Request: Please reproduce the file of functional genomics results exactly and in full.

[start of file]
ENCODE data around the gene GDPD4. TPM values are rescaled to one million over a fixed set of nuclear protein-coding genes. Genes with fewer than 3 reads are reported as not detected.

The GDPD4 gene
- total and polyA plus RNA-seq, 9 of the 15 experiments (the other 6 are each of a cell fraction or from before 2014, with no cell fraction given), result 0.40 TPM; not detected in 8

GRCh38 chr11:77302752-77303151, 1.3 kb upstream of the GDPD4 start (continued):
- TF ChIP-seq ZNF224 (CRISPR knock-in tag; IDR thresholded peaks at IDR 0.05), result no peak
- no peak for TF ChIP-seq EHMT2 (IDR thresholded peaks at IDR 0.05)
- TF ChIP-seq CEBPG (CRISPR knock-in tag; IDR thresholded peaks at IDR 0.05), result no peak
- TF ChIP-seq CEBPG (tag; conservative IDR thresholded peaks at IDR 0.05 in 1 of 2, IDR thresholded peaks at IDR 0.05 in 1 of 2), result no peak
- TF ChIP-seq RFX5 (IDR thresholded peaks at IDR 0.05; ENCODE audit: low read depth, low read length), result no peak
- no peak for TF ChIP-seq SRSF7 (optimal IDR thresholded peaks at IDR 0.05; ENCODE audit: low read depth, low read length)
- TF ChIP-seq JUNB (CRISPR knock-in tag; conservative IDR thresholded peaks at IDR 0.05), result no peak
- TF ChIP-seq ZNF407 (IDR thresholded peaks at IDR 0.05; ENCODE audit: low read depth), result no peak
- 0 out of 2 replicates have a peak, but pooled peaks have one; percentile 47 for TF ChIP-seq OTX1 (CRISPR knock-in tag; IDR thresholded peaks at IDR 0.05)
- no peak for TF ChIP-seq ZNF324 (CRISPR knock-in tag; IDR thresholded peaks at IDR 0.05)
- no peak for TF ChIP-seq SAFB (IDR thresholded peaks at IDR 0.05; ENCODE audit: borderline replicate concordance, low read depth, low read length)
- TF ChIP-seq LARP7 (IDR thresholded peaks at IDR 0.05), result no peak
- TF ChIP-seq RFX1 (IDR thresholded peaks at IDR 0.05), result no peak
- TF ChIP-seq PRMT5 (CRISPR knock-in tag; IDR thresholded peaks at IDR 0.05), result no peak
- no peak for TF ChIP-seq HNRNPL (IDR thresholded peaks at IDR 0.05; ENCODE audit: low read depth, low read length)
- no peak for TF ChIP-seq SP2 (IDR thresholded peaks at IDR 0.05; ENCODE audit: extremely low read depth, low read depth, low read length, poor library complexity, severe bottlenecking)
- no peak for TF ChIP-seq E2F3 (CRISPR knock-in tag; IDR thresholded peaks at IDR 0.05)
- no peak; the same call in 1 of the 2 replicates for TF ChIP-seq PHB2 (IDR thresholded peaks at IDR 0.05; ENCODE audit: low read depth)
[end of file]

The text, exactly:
ENCODE data around the gene GDPD4. TPM values are rescaled to one million over a fixed set of nuclear protein-coding genes. Genes with fewer than 3 reads are reported as not detected.

The GDPD4 gene
- total and polyA plus RNA-seq, 9 of the 15 experiments (the other 6 are each of a cell fraction or from before 2014, with no cell fraction given), result 0.40 TPM; not detected in 8

GRCh38 chr11:77302752-77303151, 1.3 kb upstream of the GDPD4 start (continued):
- TF ChIP-seq ZNF224 (CRISPR knock-in tag; IDR thresholded peaks at IDR 0.05), result no peak
- no peak for TF ChIP-seq EHMT2 (IDR thresholded peaks at IDR 0.05)
- TF ChIP-seq CEBPG (CRISPR knock-in tag; IDR thresholded peaks at IDR 0.05), result no peak
- TF ChIP-seq CEBPG (tag; conservative IDR thresholded peaks at IDR 0.05 in 1 of 2, IDR thresholded peaks at IDR 0.05 in 1 of 2), result no peak
- TF ChIP-seq RFX5 (IDR thresholded peaks at IDR 0.05; ENCODE audit: low read depth, low read length), result no peak
- no peak for TF ChIP-seq SRSF7 (optimal IDR thresholded peaks at IDR 0.05; ENCODE audit: low read depth, low read length)
- TF ChIP-seq JUNB (CRISPR knock-in tag; conservative IDR thresholded peaks at IDR 0.05), result no peak
- TF ChIP-seq ZNF407 (IDR thresholded peaks at IDR 0.05; ENCODE audit: low read depth), result no peak
- 0 out of 2 replicates have a peak, but pooled peaks have one; percentile 47 for TF ChIP-seq OTX1 (CRISPR knock-in tag; IDR thresholded peaks at IDR 0.05)
- no peak for TF ChIP-seq ZNF324 (CRISPR knock-in tag; IDR thresholded peaks at IDR 0.05)
- no peak for TF ChIP-seq SAFB (IDR thresholded peaks at IDR 0.05; ENCODE audit: borderline replicate concordance, low read depth, low read length)
- TF ChIP-seq LARP7 (IDR thresholded peaks at IDR 0.05), result no peak
- TF ChIP-seq RFX1 (IDR thresholded peaks at IDR 0.05), result no peak
- TF ChIP-seq PRMT5 (CRISPR knock-in tag; IDR thresholded peaks at IDR 0.05), result no peak
- no peak for TF ChIP-seq HNRNPL (IDR thresholded peaks at IDR 0.05; ENCODE audit: low read depth, low read length)
- no peak for TF ChIP-seq SP2 (IDR thresholded peaks at IDR 0.05; ENCODE audit: extremely low read depth, low read depth, low read length, poor library complexity, severe bottlenecking)
- no peak for TF ChIP-seq E2F3 (CRISPR knock-in tag; IDR thresholded peaks at IDR 0.05)
- no peak; the same call in 1 of the 2 replicates for TF ChIP-seq PHB2 (IDR thresholded peaks at IDR 0.05; ENCODE audit: low read depth)